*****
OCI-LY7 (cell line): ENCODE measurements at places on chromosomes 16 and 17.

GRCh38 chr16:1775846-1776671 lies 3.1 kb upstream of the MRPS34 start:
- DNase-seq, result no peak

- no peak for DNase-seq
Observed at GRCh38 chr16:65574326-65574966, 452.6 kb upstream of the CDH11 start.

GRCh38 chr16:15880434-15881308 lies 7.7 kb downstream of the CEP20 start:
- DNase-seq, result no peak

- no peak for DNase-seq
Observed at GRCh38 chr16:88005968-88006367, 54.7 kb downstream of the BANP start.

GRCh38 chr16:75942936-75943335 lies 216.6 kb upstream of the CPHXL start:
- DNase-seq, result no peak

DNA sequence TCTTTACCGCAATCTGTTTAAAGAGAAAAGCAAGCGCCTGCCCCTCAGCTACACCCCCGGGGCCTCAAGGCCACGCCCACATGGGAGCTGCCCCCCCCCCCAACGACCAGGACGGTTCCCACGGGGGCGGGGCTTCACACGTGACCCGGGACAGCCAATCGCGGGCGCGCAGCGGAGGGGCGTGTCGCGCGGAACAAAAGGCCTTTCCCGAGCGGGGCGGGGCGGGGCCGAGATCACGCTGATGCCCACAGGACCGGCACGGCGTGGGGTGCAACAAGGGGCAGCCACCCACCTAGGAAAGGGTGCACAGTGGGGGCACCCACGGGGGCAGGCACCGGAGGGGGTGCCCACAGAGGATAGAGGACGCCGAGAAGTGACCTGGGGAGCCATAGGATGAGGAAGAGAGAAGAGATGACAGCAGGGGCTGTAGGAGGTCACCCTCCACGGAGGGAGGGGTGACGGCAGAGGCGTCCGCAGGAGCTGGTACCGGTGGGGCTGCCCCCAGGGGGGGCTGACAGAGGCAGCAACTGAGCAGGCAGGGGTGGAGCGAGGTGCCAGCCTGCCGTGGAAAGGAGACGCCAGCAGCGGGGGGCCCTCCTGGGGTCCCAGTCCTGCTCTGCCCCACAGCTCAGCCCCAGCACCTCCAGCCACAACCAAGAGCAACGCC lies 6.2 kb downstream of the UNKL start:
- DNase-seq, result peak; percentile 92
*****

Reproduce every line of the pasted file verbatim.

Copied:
OCI-LY7 (cell line): ENCODE measurements at places on chromosomes 16 and 17.

GRCh38 chr16:1775846-1776671 lies 3.1 kb upstream of the MRPS34 start:
- DNase-seq, result no peak

- no peak for DNase-seq
Observed at GRCh38 chr16:65574326-65574966, 452.6 kb upstream of the CDH11 start.

GRCh38 chr16:15880434-15881308 lies 7.7 kb downstream of the CEP20 start:
- DNase-seq, result no peak

- no peak for DNase-seq
Observed at GRCh38 chr16:88005968-88006367, 54.7 kb downstream of the BANP start.

GRCh38 chr16:75942936-75943335 lies 216.6 kb upstream of the CPHXL start:
- DNase-seq, result no peak

DNA sequence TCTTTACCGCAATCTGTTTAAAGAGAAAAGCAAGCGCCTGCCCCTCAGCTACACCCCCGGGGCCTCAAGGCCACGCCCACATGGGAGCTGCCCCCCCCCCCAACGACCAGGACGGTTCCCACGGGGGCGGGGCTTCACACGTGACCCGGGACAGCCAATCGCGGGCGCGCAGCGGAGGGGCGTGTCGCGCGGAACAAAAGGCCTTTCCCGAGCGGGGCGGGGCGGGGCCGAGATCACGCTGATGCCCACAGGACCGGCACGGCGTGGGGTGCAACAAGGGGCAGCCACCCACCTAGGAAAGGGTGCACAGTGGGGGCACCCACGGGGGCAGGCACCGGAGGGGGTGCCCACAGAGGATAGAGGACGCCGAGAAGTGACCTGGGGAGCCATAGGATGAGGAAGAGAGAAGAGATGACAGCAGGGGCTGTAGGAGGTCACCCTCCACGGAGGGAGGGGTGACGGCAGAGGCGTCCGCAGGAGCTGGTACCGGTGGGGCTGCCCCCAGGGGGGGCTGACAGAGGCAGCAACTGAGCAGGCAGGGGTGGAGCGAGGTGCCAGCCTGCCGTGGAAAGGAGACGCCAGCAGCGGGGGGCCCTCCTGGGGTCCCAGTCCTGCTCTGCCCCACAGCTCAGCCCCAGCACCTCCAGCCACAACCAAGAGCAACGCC lies 6.2 kb downstream of the UNKL start:
- DNase-seq, result peak; percentile 92